No, this article will not be enough to gain this level of understanding. It can, however, show you the landmarks along the road to data science. This diagram (adapted from Drew Conway's original) shows the lay of the land:
As software engineers we can relate to hacking skills. It's our bread and butter. And that's good, because from this solid basis you can branch out into the other fields and become more well-rounded. Let's tackle domain expertise first. It may sound obvious, but if you want to create good models for your data, you need to know what you're talking about. This is not strictly true for all approaches. For example deep learning and other machine learning techniques might be viewed as an exception. In general though, having more domain-specific knowledge is better. So start looking beyond the user-stories in your backlog and talk to your domain experts about what really makes the clock tick. Beware though. If you 'only' know your domain and can churn out decent code, you're in the danger zone. Meaning you're at risk of re-inventing the wheel, misapplying techniques and many other ways of shooting yourself in the foot.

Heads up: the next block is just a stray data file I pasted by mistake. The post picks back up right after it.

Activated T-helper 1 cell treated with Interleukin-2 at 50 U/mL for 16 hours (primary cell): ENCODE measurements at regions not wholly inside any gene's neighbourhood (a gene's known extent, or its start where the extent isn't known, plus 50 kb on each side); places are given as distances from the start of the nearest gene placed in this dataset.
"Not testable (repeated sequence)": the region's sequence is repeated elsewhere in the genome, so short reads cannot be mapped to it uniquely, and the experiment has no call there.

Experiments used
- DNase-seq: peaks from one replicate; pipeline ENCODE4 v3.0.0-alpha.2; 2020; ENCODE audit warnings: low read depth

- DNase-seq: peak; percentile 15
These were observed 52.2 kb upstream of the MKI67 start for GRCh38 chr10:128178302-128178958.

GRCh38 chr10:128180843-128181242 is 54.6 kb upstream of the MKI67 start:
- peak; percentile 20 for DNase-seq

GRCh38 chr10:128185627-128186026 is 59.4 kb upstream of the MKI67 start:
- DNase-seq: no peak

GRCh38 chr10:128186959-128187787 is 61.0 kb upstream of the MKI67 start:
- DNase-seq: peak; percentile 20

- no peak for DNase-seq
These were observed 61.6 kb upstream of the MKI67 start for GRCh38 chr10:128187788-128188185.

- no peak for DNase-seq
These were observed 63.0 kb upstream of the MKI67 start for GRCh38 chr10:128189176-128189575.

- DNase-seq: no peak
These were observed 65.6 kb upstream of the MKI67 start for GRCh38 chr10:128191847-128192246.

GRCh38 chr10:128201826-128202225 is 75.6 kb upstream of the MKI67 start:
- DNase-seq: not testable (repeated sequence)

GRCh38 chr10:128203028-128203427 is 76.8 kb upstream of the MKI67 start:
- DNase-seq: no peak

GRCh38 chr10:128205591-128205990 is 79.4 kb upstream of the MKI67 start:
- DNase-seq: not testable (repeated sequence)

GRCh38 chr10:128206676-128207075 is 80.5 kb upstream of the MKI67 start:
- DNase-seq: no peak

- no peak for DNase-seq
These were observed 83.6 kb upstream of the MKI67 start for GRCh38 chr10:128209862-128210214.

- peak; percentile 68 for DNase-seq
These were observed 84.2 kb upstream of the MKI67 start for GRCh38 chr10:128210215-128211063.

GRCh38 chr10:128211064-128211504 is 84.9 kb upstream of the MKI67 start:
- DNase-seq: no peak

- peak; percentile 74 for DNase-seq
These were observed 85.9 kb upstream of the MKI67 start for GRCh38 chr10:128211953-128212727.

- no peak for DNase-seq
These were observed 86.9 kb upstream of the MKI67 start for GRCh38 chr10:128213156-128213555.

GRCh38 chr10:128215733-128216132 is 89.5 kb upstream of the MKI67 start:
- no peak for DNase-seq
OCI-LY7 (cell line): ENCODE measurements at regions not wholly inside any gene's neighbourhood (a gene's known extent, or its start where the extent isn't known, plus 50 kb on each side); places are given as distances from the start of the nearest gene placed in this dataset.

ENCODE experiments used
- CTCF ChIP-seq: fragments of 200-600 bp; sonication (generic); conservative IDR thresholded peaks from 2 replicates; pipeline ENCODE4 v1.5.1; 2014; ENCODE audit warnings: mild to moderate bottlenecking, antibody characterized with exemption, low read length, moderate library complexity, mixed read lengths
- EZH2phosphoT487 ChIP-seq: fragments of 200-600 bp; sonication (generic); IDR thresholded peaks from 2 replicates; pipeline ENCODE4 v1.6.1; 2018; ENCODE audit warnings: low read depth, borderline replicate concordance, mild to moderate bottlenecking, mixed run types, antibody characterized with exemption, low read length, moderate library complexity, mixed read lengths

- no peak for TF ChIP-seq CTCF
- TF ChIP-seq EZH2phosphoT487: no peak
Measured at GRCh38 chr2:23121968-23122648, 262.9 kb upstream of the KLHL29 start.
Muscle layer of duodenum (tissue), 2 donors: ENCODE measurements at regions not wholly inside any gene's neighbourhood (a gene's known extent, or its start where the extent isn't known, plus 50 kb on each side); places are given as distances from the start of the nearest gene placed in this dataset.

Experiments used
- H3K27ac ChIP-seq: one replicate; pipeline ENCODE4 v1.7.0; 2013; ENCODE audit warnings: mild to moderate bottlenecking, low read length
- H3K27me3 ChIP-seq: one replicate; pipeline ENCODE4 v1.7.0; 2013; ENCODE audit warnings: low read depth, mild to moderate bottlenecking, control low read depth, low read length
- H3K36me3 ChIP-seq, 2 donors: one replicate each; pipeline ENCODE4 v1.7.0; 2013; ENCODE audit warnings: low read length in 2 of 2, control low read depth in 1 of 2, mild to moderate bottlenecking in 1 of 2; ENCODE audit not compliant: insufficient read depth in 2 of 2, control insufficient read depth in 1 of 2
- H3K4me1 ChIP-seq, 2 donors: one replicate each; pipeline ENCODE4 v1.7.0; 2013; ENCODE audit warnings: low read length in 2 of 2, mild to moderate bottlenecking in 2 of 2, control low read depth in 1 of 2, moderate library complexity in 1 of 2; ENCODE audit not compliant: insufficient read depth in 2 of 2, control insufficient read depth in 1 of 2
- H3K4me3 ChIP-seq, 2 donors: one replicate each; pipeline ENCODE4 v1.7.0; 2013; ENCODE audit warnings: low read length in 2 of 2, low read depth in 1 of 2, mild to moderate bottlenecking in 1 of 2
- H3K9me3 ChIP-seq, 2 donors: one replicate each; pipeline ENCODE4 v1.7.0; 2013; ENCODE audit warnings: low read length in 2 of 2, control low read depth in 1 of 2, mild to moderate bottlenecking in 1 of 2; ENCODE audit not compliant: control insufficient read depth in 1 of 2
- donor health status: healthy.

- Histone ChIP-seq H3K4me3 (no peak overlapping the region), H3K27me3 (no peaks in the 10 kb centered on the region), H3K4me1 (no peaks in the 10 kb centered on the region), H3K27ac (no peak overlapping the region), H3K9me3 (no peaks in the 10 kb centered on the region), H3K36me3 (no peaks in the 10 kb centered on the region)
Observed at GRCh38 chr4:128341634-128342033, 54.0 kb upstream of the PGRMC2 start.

The elephant in the room here is of course math & statistics. The link between math and the implementation of features such as recommendation or classification is very strong. Even if you're not building a recommender algorithm from scratch (which hopefully you wouldn't), you need to know what goes on under the hood in order to select the right one and to tune it correctly. As the diagram points out, the combination between domain expertise and math & statistics knowledge is traditionally the area of researchers or analysts within companies. But when you combine these skills with software engineering prowess, many new doors will open.
What can you do as developer if you don't want to miss the bus? Before diving head-first into libraries and tools, there are several areas where you can focus your energy: